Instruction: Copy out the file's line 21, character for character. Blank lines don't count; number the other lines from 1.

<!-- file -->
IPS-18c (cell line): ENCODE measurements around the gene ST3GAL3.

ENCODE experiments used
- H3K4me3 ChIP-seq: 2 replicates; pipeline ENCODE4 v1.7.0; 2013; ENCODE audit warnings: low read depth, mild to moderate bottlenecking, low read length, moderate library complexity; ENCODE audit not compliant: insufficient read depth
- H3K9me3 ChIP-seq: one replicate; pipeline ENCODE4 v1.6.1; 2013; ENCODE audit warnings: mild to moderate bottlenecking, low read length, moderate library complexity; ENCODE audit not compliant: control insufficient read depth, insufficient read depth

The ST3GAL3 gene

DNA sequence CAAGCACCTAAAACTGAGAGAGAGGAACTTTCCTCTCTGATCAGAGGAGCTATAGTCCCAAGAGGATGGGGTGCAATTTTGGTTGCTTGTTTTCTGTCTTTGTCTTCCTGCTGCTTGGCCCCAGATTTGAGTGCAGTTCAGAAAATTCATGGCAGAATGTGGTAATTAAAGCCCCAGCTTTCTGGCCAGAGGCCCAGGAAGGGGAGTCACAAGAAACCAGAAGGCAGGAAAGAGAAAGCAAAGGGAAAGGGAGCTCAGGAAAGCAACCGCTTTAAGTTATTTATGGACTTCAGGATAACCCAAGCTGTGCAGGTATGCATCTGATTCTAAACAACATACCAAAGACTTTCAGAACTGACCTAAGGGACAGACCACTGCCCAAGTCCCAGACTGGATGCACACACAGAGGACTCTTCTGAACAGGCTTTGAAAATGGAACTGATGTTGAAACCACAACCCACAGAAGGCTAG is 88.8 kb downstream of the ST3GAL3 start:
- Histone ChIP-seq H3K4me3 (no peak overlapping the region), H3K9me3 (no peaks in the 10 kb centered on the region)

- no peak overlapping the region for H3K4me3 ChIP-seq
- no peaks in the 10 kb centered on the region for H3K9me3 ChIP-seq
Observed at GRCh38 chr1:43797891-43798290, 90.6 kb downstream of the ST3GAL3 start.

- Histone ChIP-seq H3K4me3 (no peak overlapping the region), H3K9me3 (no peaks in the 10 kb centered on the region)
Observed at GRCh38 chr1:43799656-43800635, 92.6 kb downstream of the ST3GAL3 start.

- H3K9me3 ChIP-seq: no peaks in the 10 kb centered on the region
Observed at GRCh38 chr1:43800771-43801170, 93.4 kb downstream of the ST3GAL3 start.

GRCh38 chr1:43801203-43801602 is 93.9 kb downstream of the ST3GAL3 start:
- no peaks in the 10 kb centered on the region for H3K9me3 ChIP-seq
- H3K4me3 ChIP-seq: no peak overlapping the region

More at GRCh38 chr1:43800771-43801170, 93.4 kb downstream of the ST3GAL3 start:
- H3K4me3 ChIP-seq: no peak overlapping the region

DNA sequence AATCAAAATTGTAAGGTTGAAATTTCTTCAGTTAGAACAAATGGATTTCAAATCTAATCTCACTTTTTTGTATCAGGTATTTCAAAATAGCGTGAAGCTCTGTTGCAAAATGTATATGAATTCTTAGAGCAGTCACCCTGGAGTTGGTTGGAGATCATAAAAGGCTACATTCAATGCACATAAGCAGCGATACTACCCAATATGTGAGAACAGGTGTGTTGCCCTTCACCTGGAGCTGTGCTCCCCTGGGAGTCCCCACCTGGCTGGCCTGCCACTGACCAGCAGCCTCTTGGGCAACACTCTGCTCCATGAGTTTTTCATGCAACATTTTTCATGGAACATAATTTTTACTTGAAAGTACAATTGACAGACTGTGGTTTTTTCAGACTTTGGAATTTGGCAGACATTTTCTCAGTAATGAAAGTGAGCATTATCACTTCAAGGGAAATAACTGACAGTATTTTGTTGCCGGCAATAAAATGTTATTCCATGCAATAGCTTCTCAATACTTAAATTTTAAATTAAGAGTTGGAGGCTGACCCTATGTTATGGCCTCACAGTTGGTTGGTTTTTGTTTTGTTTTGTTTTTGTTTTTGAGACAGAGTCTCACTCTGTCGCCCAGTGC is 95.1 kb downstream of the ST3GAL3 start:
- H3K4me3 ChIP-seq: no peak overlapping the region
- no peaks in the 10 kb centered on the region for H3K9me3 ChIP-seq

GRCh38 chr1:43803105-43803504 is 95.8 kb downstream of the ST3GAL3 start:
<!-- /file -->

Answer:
- H3K4me3 ChIP-seq: no peak overlapping the region